Miss Jane tells the story, as imagined by Brad, of his great-aunt, born in Mississippi in the early twentieth century, with a birth defect that left her, among other things, incontinent, unable to have sex or have children.
Like A Little Life, this is, despite that unpromising pitch, a remarkable read, an immensely moving and beautiful novel, deeply sad, and yet somehow inspiring, as Jane, like Jude, manages to live a rewarding and rewarded life, despite the terrible hand she has been dealt; like A Whole Life, it tells the entire story, from conception to death, of a unremarkable yet remarkable life, far from the defining events of the twentieth century.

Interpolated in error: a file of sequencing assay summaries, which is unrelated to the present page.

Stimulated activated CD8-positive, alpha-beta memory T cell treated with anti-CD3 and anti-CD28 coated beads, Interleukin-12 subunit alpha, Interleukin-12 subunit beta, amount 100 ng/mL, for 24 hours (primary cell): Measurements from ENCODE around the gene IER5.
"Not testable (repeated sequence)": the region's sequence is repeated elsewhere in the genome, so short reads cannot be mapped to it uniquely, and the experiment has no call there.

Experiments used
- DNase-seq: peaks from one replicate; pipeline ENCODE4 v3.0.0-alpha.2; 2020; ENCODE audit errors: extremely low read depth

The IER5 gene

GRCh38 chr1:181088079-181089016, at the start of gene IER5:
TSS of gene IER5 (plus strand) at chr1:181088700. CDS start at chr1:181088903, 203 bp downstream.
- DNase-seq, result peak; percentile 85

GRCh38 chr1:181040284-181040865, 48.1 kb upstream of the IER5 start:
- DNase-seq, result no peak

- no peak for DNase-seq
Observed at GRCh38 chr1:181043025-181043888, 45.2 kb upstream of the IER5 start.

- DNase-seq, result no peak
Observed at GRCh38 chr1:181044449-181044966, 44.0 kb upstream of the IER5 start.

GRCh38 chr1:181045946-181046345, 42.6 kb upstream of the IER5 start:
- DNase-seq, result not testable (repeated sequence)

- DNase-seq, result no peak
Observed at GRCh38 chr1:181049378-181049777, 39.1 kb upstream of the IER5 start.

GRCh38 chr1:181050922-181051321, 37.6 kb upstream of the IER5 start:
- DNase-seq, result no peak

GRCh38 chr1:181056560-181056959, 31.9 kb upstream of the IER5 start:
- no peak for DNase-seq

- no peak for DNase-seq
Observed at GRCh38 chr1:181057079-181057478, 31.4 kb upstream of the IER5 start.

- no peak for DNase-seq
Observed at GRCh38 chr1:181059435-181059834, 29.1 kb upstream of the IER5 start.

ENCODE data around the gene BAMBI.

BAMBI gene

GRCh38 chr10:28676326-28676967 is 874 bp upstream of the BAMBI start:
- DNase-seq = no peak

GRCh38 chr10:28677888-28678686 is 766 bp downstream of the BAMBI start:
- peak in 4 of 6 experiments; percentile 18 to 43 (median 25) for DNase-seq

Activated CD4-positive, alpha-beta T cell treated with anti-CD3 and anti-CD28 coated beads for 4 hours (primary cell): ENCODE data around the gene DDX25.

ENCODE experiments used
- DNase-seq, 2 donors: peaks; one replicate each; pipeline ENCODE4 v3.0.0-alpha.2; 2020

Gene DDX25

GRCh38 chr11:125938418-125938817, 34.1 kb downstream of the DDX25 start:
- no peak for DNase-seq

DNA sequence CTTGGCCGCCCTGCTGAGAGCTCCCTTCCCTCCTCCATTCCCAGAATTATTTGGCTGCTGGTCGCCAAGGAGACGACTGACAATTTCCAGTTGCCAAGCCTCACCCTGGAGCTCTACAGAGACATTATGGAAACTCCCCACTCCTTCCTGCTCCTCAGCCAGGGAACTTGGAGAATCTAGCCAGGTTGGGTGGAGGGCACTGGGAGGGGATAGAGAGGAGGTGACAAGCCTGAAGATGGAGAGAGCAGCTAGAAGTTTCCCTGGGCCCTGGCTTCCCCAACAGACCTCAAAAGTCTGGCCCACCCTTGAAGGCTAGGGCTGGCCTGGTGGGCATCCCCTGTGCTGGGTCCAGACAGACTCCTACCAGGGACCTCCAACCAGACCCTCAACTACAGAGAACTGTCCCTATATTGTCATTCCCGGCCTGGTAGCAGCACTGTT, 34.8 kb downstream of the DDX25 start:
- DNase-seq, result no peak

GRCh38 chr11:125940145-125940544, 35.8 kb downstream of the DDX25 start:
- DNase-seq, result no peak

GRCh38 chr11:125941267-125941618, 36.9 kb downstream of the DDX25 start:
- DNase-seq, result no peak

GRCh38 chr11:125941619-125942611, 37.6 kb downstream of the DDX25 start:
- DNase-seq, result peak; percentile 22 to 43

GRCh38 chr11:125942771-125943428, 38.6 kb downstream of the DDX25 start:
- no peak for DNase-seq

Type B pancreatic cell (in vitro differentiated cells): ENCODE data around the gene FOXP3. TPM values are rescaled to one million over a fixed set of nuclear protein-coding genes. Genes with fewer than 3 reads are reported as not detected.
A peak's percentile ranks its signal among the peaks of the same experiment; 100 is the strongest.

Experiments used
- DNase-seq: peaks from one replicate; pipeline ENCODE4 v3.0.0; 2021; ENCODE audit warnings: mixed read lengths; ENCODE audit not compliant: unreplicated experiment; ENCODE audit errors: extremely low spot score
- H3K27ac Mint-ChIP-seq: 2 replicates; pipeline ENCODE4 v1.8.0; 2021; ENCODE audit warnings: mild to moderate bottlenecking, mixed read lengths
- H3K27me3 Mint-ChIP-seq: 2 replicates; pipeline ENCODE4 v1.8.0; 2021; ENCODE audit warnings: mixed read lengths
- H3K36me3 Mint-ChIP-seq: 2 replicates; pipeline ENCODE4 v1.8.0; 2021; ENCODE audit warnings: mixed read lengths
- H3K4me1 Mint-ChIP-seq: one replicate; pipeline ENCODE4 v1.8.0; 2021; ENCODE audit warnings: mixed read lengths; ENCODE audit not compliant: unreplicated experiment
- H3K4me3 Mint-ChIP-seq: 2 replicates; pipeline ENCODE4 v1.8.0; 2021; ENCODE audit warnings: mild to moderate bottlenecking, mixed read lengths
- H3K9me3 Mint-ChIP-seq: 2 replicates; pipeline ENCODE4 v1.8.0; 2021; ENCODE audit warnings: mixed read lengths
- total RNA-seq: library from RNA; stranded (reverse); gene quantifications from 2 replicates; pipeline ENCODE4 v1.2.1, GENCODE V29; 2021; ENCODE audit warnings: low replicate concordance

Either title would have suited this book admirably. And yet, like any truly fine novel, Miss Jane is beyond comps, being very much uniquely itself. And Jane herself is unlike any central character you may have ever met in a novel.
The wonderful - and I think in itself rather moving - New York Times review concludes:
'The complexity and drama of Watson's gorgeous work here is life’s as well: Sometimes physical realities expand us, sometimes trap; sometimes heroism lies in combating our helplessness, sometimes in accepting it. A writer of profound emotional depths, Watson does not lie to his reader, so neither does his Jane. She never stops longing for a wholeness she may never know, but she is determined that her citizenship in the world, however onerous, be dragged into the light and there be lived without apology or perfection or pity.'
I can't imagine any of you regretting making Miss Jane's acquaintance.
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